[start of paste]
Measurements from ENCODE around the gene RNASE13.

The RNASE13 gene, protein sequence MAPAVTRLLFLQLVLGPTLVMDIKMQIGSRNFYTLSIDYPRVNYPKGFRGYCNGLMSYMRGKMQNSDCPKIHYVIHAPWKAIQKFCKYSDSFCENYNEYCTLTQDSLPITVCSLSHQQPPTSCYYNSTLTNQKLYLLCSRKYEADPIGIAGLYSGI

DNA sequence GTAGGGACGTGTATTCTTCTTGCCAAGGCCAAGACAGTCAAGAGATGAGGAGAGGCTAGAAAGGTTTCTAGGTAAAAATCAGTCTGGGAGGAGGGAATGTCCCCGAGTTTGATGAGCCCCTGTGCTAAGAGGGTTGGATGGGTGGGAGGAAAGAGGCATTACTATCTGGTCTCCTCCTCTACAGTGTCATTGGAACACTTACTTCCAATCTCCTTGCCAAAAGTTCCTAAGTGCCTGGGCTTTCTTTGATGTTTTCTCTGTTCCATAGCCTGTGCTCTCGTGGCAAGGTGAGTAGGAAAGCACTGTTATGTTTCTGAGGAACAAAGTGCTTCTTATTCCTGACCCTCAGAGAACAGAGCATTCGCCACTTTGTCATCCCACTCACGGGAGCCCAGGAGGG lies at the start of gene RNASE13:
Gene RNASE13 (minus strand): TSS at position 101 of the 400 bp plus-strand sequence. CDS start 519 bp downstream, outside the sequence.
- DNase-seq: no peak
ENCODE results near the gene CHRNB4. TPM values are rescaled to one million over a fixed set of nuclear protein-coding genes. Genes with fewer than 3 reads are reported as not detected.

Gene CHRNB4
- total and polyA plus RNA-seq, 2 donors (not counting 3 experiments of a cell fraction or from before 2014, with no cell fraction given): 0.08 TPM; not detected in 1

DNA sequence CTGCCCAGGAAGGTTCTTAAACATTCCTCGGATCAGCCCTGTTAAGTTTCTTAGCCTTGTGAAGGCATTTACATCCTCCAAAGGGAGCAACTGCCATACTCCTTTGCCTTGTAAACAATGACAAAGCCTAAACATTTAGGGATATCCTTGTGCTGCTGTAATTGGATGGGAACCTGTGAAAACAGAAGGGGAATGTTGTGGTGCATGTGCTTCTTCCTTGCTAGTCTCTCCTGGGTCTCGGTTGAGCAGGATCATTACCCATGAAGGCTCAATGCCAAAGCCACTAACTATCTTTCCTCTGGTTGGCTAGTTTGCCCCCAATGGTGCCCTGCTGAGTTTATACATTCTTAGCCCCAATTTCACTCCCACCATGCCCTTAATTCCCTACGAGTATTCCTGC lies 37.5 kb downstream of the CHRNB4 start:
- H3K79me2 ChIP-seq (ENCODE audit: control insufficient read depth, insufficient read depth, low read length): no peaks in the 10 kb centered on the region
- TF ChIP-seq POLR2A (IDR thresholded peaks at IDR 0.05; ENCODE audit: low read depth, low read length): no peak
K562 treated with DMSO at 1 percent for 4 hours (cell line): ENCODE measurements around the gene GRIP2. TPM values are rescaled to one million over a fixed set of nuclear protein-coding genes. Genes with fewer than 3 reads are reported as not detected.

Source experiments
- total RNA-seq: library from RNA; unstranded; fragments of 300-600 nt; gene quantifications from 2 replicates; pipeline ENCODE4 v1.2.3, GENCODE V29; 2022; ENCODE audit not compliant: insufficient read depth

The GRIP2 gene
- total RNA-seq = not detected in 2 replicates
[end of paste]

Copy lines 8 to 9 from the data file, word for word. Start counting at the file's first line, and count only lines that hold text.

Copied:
- total and polyA plus RNA-seq, 2 donors (not counting 3 experiments of a cell fraction or from before 2014, with no cell fraction given): 0.08 TPM; not detected in 1

DNA sequence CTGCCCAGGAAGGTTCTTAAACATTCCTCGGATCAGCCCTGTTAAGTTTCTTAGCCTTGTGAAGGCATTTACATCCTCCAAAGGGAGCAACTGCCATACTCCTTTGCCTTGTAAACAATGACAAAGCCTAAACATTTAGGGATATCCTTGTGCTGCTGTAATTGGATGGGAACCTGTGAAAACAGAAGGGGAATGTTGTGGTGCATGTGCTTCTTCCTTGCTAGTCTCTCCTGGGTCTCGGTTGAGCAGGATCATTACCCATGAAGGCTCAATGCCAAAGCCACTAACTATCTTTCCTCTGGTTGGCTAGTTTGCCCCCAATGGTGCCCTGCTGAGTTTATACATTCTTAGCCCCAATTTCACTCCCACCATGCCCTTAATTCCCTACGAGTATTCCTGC lies 37.5 kb downstream of the CHRNB4 start: